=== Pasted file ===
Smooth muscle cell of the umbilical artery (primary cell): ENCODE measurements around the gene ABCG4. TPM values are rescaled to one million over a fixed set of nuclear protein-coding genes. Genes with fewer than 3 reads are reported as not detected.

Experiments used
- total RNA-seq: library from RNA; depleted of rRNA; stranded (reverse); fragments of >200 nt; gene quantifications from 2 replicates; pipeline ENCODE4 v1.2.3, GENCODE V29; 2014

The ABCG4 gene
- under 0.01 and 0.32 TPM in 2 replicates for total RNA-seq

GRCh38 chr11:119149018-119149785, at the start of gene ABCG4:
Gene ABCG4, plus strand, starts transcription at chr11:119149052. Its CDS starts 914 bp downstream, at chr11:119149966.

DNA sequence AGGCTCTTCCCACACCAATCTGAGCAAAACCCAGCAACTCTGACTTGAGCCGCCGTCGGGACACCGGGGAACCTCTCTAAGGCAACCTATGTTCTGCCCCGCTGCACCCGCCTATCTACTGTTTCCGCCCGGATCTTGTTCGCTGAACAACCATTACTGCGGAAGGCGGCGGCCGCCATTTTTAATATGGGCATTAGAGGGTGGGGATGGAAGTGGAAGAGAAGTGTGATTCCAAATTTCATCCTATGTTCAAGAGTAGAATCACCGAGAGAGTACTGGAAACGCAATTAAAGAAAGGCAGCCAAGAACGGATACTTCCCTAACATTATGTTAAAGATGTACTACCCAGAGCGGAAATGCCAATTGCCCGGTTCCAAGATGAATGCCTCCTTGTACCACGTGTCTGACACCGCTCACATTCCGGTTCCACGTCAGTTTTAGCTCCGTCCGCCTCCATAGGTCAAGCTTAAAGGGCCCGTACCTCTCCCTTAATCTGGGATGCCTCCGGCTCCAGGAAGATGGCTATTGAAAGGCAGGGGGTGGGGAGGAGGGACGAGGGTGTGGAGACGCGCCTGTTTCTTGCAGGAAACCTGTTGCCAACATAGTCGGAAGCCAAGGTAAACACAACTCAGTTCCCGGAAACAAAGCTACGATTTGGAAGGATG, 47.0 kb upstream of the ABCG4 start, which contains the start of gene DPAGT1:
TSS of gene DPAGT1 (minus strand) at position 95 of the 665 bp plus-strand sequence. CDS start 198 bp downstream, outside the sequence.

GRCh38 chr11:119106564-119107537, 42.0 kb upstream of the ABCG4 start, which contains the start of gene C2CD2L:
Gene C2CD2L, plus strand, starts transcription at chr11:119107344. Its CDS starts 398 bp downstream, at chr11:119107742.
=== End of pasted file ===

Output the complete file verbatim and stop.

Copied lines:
Smooth muscle cell of the umbilical artery (primary cell): ENCODE measurements around the gene ABCG4. TPM values are rescaled to one million over a fixed set of nuclear protein-coding genes. Genes with fewer than 3 reads are reported as not detected.

Experiments used
- total RNA-seq: library from RNA; depleted of rRNA; stranded (reverse); fragments of >200 nt; gene quantifications from 2 replicates; pipeline ENCODE4 v1.2.3, GENCODE V29; 2014

The ABCG4 gene
- under 0.01 and 0.32 TPM in 2 replicates for total RNA-seq

GRCh38 chr11:119149018-119149785, at the start of gene ABCG4:
Gene ABCG4, plus strand, starts transcription at chr11:119149052. Its CDS starts 914 bp downstream, at chr11:119149966.

DNA sequence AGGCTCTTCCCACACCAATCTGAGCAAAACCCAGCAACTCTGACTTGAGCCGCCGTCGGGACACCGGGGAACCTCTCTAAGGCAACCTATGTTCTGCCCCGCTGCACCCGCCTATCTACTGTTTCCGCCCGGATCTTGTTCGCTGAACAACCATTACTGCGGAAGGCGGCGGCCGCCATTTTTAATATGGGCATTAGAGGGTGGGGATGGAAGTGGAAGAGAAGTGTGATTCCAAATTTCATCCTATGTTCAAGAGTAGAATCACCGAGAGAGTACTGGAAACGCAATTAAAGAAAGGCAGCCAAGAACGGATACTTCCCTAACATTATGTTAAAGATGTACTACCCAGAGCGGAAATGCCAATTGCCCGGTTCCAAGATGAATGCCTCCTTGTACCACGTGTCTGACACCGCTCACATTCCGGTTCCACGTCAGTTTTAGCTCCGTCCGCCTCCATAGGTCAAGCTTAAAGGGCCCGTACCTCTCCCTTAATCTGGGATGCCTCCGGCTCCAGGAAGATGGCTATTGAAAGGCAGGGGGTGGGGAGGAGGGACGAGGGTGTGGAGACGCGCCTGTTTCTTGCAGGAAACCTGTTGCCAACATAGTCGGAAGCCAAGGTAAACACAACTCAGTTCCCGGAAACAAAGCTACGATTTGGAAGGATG, 47.0 kb upstream of the ABCG4 start, which contains the start of gene DPAGT1:
TSS of gene DPAGT1 (minus strand) at position 95 of the 665 bp plus-strand sequence. CDS start 198 bp downstream, outside the sequence.

GRCh38 chr11:119106564-119107537, 42.0 kb upstream of the ABCG4 start, which contains the start of gene C2CD2L:
Gene C2CD2L, plus strand, starts transcription at chr11:119107344. Its CDS starts 398 bp downstream, at chr11:119107742.